Hours Available for Work
Some companies offer perks to their employees, a reward for sticking out with the company. After all, in some cases the company invests considerable time and money into employee development. The company may pay to move them. The company will spend some money on training the employee in the ways of the organization. I venture to guess that no employee starts the first day with the company at maximum efficacy through the experiences of the intricacies of the position. So, the company at the start is paying more based upon the estimated return upon their investment than current individual yield.
Some organizations offer two weeks of vacation to the starting employee. In the roughly 52 week year, that reduces the work time to 50 weeks. With an average of 40 hours per work week, the resulting working hours is approximately 2000 hours per year. Management will use these hours to determine the amount of human capital (or as I like to call it talent) is available to perform the work of the organization.
Consider a company that extends this vacation time or time off based upon the employee’s years of service. It is not unheard of for the company to increase the amount of vacation time with the employee’s increasing seniority (time) with the company.
|Years Employed||Weeks Off||Hours Available for Work|
Now the planning of our work gets a little more difficult. We can estimate the hours available to the organization based upon the average years our employees have been with us. For example: the average time with the company is 10 years, and therefore each person represents about 1920 hours per year of availability. Alternatively, we can calculate the total hours based upon each person’s time with the company and sum that up by department. The latter of these, though it is a little more difficult, is much closer accurate.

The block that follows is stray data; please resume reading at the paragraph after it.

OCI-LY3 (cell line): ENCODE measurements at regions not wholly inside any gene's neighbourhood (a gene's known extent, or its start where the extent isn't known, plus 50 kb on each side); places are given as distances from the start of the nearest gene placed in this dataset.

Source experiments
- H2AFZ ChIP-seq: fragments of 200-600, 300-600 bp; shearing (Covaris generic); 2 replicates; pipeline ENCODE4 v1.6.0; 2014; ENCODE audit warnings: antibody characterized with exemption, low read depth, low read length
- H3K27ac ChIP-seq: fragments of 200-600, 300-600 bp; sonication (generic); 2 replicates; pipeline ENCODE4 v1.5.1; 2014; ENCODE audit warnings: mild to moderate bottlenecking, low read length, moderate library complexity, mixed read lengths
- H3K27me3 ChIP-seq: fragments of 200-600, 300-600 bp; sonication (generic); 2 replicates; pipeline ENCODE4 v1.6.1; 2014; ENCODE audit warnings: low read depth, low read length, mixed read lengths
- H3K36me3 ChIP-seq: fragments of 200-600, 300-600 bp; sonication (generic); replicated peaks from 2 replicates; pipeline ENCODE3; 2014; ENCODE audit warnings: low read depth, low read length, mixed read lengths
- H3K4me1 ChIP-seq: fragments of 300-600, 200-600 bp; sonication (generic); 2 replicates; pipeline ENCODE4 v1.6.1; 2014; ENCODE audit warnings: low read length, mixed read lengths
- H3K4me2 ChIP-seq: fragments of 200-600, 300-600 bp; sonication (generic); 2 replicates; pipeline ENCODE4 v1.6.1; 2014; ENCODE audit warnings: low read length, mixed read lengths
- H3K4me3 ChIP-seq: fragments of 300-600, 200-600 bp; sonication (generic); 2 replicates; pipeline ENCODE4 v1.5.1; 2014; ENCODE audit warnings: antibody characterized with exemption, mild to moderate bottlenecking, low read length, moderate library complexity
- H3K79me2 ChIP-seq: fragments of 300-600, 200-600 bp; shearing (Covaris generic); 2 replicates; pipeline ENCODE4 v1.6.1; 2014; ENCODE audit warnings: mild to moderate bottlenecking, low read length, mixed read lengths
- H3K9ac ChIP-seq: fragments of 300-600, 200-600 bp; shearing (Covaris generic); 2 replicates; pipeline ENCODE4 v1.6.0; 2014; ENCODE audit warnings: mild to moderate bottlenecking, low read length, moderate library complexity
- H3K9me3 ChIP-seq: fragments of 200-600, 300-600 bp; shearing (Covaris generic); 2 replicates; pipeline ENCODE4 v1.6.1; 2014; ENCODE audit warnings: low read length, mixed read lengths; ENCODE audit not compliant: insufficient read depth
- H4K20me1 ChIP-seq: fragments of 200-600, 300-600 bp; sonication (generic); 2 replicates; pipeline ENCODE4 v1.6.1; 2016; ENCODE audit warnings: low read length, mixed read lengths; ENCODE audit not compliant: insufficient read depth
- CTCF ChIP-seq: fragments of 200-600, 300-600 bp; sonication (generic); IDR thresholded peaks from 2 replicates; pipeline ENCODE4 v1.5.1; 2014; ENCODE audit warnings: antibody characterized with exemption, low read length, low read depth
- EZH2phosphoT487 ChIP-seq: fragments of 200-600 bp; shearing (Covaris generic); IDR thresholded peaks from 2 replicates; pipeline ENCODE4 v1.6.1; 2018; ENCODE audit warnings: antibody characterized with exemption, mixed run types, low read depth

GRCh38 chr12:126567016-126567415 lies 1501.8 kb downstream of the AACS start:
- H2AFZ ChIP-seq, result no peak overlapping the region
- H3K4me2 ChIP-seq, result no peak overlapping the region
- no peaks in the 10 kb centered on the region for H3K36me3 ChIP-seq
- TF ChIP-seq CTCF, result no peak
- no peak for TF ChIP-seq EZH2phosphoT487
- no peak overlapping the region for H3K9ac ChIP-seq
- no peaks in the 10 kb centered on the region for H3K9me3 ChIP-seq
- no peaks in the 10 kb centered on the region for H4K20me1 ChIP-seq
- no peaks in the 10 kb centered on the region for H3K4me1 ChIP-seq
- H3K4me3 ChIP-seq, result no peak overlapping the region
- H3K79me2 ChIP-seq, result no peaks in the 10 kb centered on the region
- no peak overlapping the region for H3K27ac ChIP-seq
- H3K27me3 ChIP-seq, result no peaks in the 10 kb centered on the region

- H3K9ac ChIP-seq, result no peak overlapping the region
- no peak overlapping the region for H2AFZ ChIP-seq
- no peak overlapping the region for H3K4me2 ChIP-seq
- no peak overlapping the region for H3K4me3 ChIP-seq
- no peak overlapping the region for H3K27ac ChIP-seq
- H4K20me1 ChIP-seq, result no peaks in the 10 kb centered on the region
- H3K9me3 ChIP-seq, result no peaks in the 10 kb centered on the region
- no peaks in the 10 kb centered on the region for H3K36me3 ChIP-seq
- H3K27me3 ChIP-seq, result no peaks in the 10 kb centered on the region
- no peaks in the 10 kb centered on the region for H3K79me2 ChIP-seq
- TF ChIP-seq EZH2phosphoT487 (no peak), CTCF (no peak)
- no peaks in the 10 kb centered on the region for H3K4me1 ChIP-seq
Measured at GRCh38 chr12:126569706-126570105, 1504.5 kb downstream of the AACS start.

If we use 2000 hours expecting our employees to absorb the difference in overtime, we are effectively eliminating the vacation that is part of their employment package. Think about it, vacation is earned time off, but if you are still working the 2000 hours or close, this is a benefit in name only and not an actual benefit.
Vacation time is at least in part used in a consecutive fashion, that is a few days at a time perhaps a week for Thanksgiving, and overtime is commonly a plus two or three hours here and there, for example a 43 hour work week occasionally. When the employee’s pay is based upon salary alone the additional 80 hours (two weeks) or more of extra work is effectively negated and therefore is a not really the benefit that was promised. If the employee(s) looks at this in this manner they could equate it to manipulation by management. This could be related to a negative experience (see blog posts “Leadership Equations”) by the employee(s). If we look at Vroom’s Expectance theory this type of managerial expectation could and probably decrease the motivational factor of the more senior employees.
Additionally, when we plan the growth of our organization based upon these overly estimated hours of availability and assume the present staff can manage, we put some of our expected delivered work at risk of not getting completed because we are stretching our staff in a way that is not sustainable.